Fleming describes his work as “biogeography” a subfield that focuses on the geographical distribution of plants and animals. During his senior year, Fleming applied to work with professor Dr. Thomas Neeson, an OU geography professor who also has a biology degree and specializes in conservation biology. Dr. Neeson received a grant from the Oklahoma Department of Wildlife to study “the effects of road culverts and different types of road barriers on fish populations across eastern Oklahoma” says Fleming. “There is a lack of a data set and a lack of fish.” The main concern is that fish have to travel upstream to reproduce in the spring, so if these culverts are blocking their path it may uncover why there is a declining fish population.
Properly made culverts are structures that allow water to flow under a road, railroad, trail, or other obstruction. Because east Oklahoma is home to logging and farming, some culverts are makeshift and may just be large concrete slabs without proper openings. Even good culverts don’t guarantee the rivers and streams underneath are thriving. In some cases, to try and rectify slowed water velocity, small waterfalls are designed in the culverts that prevent fish from swimming back upstream to spawn.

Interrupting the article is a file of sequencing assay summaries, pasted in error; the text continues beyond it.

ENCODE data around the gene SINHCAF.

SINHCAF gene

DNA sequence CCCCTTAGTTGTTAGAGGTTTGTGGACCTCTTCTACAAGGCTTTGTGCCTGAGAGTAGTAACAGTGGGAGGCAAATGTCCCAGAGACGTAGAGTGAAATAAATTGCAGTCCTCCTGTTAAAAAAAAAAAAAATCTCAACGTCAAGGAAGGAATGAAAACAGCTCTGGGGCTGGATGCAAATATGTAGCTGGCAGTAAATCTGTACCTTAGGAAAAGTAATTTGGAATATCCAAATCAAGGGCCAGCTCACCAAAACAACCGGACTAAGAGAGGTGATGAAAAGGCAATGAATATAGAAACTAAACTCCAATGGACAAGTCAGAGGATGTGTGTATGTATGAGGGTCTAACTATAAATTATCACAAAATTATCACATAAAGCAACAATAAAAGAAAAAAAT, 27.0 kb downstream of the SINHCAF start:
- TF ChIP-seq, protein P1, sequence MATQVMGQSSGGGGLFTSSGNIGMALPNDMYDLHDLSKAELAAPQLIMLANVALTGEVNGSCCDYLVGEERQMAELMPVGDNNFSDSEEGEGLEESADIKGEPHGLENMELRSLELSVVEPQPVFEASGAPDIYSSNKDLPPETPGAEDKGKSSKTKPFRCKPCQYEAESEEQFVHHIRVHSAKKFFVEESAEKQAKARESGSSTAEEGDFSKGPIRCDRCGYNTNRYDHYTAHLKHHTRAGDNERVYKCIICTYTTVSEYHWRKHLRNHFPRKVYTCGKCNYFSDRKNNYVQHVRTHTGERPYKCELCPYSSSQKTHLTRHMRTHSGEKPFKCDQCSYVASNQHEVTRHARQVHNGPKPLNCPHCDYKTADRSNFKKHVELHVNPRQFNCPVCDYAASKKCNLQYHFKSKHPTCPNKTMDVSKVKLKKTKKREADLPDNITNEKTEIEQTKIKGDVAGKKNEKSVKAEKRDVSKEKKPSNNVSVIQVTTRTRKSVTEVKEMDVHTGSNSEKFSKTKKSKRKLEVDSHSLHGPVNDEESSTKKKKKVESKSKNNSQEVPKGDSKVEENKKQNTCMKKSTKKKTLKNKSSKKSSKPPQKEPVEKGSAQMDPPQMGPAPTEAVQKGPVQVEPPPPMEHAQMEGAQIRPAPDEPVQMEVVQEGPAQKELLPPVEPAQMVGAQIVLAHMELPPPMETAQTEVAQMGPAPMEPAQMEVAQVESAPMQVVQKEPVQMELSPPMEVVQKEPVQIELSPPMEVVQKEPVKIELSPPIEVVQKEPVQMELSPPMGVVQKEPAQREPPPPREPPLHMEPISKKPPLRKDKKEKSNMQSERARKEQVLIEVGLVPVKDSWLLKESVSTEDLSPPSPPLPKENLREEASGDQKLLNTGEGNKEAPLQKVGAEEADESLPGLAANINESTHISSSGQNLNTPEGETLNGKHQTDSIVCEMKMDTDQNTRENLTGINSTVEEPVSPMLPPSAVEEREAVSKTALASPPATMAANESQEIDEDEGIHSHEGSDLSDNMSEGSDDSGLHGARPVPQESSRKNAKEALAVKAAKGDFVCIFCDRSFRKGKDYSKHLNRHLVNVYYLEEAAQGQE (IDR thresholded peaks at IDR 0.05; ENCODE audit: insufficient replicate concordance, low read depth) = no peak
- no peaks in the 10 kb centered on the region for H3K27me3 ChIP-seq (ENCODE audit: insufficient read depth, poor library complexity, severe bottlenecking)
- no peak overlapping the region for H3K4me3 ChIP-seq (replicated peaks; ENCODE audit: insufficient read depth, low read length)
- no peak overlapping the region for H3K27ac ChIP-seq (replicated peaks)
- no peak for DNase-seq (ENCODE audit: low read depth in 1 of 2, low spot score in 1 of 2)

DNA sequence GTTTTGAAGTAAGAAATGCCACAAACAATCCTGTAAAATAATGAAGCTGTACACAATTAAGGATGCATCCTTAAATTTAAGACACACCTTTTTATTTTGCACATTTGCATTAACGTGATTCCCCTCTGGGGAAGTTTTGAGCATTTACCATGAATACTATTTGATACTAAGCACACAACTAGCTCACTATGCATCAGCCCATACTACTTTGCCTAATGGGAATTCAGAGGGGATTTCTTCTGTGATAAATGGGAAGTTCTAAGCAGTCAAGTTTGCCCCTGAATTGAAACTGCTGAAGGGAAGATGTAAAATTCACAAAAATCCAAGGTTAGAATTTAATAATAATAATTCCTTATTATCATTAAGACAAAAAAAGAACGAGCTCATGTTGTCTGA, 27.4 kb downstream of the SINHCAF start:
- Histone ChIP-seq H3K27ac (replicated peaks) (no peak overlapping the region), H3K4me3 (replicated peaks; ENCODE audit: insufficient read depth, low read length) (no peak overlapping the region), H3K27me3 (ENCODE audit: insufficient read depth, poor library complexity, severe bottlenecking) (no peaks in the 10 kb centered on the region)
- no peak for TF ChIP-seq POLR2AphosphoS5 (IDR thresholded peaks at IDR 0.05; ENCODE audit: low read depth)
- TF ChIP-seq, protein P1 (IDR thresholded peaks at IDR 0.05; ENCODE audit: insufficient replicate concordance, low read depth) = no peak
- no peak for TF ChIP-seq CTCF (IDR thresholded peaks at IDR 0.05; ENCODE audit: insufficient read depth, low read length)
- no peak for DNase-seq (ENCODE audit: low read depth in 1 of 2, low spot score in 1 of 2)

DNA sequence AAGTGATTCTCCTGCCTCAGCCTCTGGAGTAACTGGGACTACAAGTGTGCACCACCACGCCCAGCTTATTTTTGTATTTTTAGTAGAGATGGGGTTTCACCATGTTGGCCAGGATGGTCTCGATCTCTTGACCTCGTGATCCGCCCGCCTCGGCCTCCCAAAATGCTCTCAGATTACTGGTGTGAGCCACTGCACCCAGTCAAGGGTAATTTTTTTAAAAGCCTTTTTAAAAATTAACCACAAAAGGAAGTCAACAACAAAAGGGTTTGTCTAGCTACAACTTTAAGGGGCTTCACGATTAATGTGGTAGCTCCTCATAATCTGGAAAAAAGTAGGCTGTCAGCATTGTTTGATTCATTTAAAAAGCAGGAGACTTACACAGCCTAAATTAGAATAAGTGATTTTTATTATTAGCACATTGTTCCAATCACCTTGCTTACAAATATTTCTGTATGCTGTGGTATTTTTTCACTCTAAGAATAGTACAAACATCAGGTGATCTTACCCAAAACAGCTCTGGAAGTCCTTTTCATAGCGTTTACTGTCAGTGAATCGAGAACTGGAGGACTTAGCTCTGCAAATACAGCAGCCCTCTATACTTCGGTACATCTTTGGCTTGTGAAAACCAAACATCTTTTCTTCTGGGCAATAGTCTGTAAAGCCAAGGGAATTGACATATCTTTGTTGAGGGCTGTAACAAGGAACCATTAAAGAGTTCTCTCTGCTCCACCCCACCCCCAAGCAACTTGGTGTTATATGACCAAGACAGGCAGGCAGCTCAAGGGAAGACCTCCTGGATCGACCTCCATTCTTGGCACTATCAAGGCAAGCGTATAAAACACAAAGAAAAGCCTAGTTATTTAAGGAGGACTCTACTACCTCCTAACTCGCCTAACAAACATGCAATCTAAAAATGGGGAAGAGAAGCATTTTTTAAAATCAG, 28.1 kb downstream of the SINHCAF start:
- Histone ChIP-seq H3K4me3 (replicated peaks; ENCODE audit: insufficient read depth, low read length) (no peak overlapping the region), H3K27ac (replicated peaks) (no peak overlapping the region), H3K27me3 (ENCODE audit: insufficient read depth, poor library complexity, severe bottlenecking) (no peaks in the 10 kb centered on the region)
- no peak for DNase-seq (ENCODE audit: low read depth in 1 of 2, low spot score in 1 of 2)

From May to August, Fleming and his team of two undergraduates drove across the state to analyze the culverts by collecting various pieces of information. They were analyzing the dimensions of the culverts, stream width, obstructions, and water velocity upstream and downstream. They would also sample fish by scooping a large net through the water, counting how many fish they caught, the number of different species, and the length of each fish. Another part of the project was a “mark and recapture study” where they tagged about 50 fish at each site on one side of the culvert with a visible tag in their dorsal fin.Then they would revisit the area and sample again on the opposite side of the culvert to see if any fish with the tags had made it accross.
Over the next year Fleming will analyze the data collected and determine conclusions on how the culverts are functioning. By doing this study and developing a dataset Fleming and Dr. Neeson will be able to report to the Oklahoma Department of Wildlife any culverts that should be rebuilt by public works projects.
Story written by Kelly Jones
Megan McDaniels, Geography Alumna
Megan McDaniels graduated from OU in 2017 with a B.A. in Geography.
Megan grew up in Owasso and achieved salutatorian at Oologah-Talala High School. When she was 15 she joined her school's golf team and discovered her passion for the sport. "I fell in love quickly but practiced like crazy because I stunk at first," joked McDaniels. She chose OU because of the scholarships and the opportunity to be involved in activities such as the President's Community Scholars, a program aimed at immersing new freshman into college life through community service, outreach, mentoring, and more. She was also active in her sorority, which participated in many philanthropic and fundraising events over the years.